Promise to the Israelis two months ago to legislate to protect their officials from arrest in the UK "kicked into the long grass".
Britain reconsiders no-arrest pledge to Israel
LONDON // The use of cloned UK passports in the assassination of Mahmoud al Mabhouh has so infuriated British ministers that they are considering reneging on an earlier pledge to protect visiting Israeli politicians from arrest for alleged war crimes. With the number of suspects carrying British passports now standing at 12, a promise by the prime minister, Gordon Brown, to the Israelis two months ago to legislate to protect their officials from arrest in the UK "has been quietly kicked into the long grass", it was claimed yesterday.
"The Israeli government's attitude towards the UK over the Dubai killing has deeply annoyed the Foreign Office, not least David Miliband [the foreign secretary]," said a senior diplomat in London. "The prime minister promised in December that the law would be amended as a matter of urgency to protect visiting Israeli politicians and military personnel from arrest. All of a sudden, though, that urgency has gone out of the window."
A promise to legislate was made after the Israeli opposition leader, Tzipi Livni, called off a trip to London when pro-Palestinian activists in Britain obtained an arrest warrant for her on Gaza war crimes charges. The warrant was obtained under the principle of universal jurisdiction. It was the latest of a string of similar warrants obtained against Israeli officials in recent years. Mr Brown's embarrassment over the Livni case, however, has been superseded, at least temporarily, by fury over Tel Aviv's refusal to co-operate over the suspected Mossad involvement in last month's Dubai hit.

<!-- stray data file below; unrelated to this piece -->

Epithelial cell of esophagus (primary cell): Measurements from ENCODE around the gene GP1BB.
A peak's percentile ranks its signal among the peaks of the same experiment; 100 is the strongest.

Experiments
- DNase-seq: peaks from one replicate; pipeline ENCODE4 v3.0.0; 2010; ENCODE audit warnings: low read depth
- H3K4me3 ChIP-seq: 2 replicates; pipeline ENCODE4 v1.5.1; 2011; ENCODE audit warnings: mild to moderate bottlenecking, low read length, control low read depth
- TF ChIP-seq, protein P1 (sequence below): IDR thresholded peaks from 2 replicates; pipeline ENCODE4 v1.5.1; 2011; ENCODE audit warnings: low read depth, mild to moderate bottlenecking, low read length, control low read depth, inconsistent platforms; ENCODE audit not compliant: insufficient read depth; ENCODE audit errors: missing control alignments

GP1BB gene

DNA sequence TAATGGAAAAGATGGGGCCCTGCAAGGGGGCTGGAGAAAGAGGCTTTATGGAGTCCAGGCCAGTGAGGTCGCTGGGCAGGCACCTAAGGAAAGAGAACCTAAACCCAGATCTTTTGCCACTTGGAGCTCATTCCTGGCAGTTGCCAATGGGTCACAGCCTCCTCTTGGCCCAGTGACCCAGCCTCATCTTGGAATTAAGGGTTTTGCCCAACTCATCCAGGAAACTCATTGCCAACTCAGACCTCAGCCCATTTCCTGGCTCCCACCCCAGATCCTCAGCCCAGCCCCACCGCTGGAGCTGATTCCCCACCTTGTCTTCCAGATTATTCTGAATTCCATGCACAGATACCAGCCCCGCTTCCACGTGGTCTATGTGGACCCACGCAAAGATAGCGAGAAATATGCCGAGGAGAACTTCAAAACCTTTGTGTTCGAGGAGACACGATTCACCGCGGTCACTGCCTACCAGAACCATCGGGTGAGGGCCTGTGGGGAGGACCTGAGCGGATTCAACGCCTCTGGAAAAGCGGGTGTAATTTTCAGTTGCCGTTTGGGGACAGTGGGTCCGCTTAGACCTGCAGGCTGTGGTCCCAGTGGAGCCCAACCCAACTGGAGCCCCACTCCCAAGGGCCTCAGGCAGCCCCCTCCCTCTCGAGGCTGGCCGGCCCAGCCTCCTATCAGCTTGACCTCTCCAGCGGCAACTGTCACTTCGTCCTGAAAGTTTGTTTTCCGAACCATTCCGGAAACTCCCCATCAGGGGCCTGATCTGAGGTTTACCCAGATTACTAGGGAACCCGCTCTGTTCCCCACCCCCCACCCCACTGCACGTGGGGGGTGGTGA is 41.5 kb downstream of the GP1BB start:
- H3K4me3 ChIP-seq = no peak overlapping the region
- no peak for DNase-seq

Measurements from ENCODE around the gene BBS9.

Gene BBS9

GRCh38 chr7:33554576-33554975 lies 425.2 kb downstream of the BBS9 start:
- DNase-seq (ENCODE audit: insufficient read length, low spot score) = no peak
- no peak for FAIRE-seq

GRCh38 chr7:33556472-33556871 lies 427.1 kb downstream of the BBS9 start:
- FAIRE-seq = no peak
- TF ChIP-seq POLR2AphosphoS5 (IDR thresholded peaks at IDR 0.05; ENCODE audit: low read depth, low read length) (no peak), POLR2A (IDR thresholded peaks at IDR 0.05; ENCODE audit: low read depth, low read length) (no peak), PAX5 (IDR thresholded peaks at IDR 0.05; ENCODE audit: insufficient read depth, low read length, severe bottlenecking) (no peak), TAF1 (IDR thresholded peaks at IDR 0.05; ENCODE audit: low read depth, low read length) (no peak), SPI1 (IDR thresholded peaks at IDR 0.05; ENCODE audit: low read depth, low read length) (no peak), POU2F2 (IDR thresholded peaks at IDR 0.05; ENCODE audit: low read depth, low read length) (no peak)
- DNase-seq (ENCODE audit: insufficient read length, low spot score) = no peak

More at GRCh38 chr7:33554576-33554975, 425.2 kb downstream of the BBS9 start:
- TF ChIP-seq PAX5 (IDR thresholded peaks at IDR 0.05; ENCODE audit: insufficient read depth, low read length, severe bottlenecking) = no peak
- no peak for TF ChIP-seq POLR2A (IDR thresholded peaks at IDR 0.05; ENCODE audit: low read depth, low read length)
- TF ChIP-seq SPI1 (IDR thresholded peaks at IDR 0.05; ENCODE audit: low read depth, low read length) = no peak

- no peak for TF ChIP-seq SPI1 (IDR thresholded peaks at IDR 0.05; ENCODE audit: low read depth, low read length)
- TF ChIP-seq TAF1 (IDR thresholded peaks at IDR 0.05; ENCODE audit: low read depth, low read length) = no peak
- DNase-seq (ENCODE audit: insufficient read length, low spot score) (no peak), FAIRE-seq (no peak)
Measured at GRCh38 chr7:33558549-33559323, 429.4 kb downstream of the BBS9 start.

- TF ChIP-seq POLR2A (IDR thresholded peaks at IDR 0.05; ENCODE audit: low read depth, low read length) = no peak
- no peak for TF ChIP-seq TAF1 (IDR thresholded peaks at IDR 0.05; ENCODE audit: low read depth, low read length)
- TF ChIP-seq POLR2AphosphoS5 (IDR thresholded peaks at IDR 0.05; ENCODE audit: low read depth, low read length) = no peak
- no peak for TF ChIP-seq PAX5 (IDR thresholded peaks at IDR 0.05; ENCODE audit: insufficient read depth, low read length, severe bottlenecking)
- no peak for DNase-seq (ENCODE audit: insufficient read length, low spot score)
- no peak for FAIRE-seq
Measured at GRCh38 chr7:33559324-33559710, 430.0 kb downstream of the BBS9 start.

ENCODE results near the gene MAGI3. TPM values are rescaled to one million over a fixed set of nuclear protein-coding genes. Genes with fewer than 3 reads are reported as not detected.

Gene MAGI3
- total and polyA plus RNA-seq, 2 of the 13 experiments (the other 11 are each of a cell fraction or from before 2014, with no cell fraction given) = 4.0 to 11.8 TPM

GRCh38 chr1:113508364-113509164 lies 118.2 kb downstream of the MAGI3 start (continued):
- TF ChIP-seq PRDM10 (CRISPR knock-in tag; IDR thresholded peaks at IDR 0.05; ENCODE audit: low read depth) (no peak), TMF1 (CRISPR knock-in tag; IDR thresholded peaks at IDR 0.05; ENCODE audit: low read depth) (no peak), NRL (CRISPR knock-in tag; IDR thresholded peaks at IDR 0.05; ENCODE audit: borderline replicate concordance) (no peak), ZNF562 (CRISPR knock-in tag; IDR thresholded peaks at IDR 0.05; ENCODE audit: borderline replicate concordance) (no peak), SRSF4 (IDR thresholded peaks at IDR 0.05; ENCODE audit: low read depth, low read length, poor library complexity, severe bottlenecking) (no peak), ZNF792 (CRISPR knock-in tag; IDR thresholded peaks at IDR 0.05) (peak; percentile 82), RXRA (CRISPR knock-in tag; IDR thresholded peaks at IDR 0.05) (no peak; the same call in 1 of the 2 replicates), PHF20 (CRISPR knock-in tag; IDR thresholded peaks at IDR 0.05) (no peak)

All 12 Britons who had their identities stolen for the suspects' passports are understood to hold dual UK-Israeli citizenship. But Avigdor Lieberman, the Israeli foreign minister, told Mr Miliband during a 45-minute meeting in Brussels this week that his government would not help with a British criminal investigation until solid evidence of Israeli involvement was produced. In the British parliament, Mark Durkan, a Northern Irish MP, accused the Israeli authorities of treating the UK government with disdain.
During questions to the prime minister, he said that the Israeli government had shown "utter contempt" for standards of international relations by refusing to help the British investigation. He asked Mr Brown: "Can you confirm that you condemn not only the use of false UK passports in a criminal operation, but any act of state-sponsored assassination anywhere?" Mr Durkan also demanded that the government drop plans to amend the law on universal jurisdiction because of the "utter contempt in the disdain with which the Israeli foreign minister treated the foreign secretary this week".
In reply, Mr Brown condemned "state-sponsored terrorism in any country" and said "there are questions about the misuse of British passports that have to be answered". William Hague, the opposition Conservative' Party's shadow foreign secretary, called on the government yesterday to exert more pressure on Israel to come up with answers. "The government has avoided addressing the crucial issue of whether they have sought specific assurance from Israel that it will not sanction, for whatever reason, the misuse of British passports," he said.
Similar questions are being asked in Dublin where the identities of six Irish citizens are now thought to have been stolen to provide the suspects with passports. Unlike the British documents, the Irish identities were those of people who lived in the country, not Israel. What has annoyed many Irish politicians is that the Irish address used by one of the suspects on the hotel register in Dubai is a house in Dublin owned by the brother of Albert Reynolds, the former prime minister.